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Tesla stock falls on earnings report

DETROIT (AP) — Shares of electric car maker Tesla Motors fell more than 8 percent Thursday, a day after the company reported a $49.8 million first-quarter loss and said that reinvestment in the company would weigh on earnings later this year.

The company also said its free cash flow — cash from operations minus cash invested in the business — would be negative for the rest of the year because of $650 million to $850 million in capital spending for increased production capacity.

Shares of the Palo Alto, California, company dropped $16.50, or 8.2 percent, to $184.85 in midday trading.

The company now sells only one car, the Model S, which starts at $70,000. But it's working on two other vehicles, an electric crossover SUV called the Model X and a lower-cost model that will sell to the masses.

Stifel analyst James Albertine, in a note to investors, said the earnings message brings Tesla's momentum-driven stock back to reality. He expects shares to settle into a range of $175 to $195. They've been as high as $265 in the past year after rising in value seven times what they were worth at the end of 2012.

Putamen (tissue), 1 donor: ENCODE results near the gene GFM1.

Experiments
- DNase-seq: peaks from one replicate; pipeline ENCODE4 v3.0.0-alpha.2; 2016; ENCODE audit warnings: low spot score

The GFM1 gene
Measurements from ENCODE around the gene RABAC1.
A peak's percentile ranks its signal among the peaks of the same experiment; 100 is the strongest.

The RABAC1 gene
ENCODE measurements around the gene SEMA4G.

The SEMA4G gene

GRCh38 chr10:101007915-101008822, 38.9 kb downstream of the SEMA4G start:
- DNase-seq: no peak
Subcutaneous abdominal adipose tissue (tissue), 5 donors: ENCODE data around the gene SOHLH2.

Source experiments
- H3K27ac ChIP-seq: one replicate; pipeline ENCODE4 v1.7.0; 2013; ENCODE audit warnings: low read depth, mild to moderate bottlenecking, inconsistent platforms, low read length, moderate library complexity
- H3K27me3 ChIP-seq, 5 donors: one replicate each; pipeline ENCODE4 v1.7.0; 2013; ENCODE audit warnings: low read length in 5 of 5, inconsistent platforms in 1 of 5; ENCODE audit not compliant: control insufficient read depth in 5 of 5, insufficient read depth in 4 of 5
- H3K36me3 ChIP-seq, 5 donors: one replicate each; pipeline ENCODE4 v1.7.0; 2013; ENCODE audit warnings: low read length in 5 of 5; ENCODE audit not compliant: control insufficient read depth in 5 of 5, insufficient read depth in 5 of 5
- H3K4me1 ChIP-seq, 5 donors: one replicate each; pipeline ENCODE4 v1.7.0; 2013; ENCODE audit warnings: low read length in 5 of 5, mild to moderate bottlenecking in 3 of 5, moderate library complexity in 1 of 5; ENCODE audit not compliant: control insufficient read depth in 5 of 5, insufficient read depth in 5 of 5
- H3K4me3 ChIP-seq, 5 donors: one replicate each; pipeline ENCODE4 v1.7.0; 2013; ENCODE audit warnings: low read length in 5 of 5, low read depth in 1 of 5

"While TSLA has made significant advances in pioneering electrification for high-end vehicle consumers, the reality is its production, retail and infrastructure obstacles ahead resemble an automotive company rather than a technology company," Albertine wrote.

He expects Tesla to gain market share and continue to produce exciting new models, but is keeping a "Hold" rating on the stock.

For the January-March quarter, research and development costs jumped 49 percent to $81.5 million as Tesla prepares to launch the Model X crossover next year. Tesla released its earnings after the market closed on Wednesday.

For the quarter that ended on March 31, Tesla posted a loss of 40 cents per share compared with a profit of 10 cents in the January-March period last year — the decade-old company's first profitable quarter. Revenue rose 10 percent to $620.5 million in the latest period.

Excluding stock-based compensation and accounting for leasing, Tesla posted a profit of 12 cents per share on revenue of $713 million. Tesla's lease program allows it to get all of the money for the cars it leases up front, but general accounting rules require the money from a lease to be spread out over the course of the lease term.

Analysts polled by FactSet had forecast a profit of 8 cents per share on revenue of $683.5 million.

Tesla expects to deliver 7,500 of its Model S sedans in the second quarter, and reiterated its plan to sell more than 35,000 cars this year. The company also expects to increase production in the second quarter, from 8,500 to 9,000 cars.

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